Questioning him further at this point was futile, and he needed to get to the hospital anyway, so we let the medics load him into the ambulance.  After releasing the brother and sister, getting their written statements and checking on the kids, we headed toward the hospital for follow-up.  After he was treated, I spoke with the suspect.  He had taken an Ambien earlier in the evening and rather than going straight to bed, drank some wine.  Ambien and wine do not make for good bed-fellows.  He claimed to have been in such a state as to not have realized what had happened.  He stated he remembered getting the gun out of the safe and his wife coming in the bedroom.  He said he heard a loud noise, but the next thing he remembered he was getting eaten by a big dog.  It seemed a convenient statement, but it did seem to match with the victim’s and witnesses statements.  They all said they knew he had taken an Ambien and had seen him drinking wine soon after.  The victim had gone into the room to check on him and found him holding the handgun.  She tried to take it out of his hand and when she did it went off.  As it turned out she hadn’t actually been hit with the bullet, but the gases discharged from the gun split her hand open and gave her a pretty nasty burn.  The suspect was charged with resisting arrest, but there was no intent to fire the weapon, so no further charges could be filed.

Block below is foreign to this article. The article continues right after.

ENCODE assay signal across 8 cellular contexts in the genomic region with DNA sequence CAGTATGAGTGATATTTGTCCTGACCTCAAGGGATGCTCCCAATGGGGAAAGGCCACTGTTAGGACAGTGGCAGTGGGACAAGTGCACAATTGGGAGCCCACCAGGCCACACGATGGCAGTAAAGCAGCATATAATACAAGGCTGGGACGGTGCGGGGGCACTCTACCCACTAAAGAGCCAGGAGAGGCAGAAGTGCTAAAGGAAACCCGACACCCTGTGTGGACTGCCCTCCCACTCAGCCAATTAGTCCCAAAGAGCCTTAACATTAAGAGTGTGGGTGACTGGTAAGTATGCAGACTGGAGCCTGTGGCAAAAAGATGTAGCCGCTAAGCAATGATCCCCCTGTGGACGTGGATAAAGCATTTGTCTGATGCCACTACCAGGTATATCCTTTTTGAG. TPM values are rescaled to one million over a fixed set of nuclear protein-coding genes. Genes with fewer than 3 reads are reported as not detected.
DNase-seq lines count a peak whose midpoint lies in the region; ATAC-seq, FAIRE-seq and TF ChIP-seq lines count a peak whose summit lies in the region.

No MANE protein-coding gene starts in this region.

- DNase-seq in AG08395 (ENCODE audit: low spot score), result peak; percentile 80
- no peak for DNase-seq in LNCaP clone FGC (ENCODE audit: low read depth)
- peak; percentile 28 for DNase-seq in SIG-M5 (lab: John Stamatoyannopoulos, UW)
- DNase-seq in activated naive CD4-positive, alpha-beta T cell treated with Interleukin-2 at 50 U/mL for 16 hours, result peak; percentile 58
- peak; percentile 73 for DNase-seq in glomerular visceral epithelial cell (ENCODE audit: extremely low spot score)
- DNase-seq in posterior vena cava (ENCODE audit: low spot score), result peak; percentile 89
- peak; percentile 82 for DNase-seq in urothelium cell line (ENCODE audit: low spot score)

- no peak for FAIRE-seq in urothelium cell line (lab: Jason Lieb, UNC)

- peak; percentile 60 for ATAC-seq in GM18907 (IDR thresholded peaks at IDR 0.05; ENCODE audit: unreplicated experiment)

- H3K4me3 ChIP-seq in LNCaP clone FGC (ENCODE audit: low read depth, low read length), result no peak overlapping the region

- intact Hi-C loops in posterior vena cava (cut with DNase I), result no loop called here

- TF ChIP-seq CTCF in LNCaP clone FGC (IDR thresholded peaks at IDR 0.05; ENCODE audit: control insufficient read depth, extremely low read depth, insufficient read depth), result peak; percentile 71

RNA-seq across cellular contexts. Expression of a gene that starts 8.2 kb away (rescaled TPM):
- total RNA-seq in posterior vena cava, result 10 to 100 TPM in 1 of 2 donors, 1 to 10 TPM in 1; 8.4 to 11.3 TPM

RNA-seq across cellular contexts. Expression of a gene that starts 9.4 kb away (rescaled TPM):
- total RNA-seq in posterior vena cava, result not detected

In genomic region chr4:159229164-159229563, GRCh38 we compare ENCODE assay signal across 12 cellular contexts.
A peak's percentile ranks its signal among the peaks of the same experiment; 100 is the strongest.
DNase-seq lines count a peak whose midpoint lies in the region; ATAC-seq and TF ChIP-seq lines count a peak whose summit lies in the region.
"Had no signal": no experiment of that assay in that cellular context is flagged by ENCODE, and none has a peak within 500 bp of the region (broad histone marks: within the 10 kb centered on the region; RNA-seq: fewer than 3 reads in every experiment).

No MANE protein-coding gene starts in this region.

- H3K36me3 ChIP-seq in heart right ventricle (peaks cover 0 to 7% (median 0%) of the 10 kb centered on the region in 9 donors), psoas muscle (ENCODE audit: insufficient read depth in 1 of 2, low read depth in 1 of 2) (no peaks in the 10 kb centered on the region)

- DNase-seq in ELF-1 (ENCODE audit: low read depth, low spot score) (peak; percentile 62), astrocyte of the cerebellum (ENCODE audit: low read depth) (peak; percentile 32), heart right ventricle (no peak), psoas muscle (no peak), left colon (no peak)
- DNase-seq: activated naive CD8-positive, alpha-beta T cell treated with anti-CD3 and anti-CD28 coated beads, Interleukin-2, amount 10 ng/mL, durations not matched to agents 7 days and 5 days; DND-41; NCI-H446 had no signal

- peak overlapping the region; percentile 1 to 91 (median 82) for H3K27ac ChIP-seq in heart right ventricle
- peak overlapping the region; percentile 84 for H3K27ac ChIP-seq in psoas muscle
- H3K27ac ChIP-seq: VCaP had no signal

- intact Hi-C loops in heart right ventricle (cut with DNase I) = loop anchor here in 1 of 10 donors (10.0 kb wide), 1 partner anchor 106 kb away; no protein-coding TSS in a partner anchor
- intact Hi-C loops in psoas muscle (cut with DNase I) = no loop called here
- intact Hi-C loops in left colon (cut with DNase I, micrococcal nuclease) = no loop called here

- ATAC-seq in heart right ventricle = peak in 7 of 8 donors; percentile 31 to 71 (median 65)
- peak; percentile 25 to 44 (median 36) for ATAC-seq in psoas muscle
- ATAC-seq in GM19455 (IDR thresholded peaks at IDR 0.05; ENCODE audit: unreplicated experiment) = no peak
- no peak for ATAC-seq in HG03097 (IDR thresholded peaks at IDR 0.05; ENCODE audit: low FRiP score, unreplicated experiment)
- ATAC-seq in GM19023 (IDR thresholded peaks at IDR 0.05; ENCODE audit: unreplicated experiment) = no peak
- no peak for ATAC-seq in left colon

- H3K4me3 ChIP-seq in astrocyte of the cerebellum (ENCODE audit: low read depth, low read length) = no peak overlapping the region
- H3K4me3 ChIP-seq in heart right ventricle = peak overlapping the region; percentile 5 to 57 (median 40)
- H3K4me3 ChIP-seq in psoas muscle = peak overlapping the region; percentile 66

All in all, it was a strange experience, but I got high marks from my trainer.  He said other deputies had commented how I remained calm and collected and didn’t let the situation overwhelm me.  That was nice to hear.  Things seemed to be progressing as planned.  I only had about another week before  Final Phase and felt good.  And yet, I am a deputy no longer.


From → FTO

  1. Brian B permalink

    On the edge of my seat.

  2. Dan Johnson permalink

    I hope Part IV comes soon…. Can’t wait..!

Trackbacks & Pingbacks

  1. The Rise and Fall of a Deputy Sheriff: Part 4 « Life of Ando
  2. The Rise and Fall of a Deputy Sheriff: Part IV | Police Quest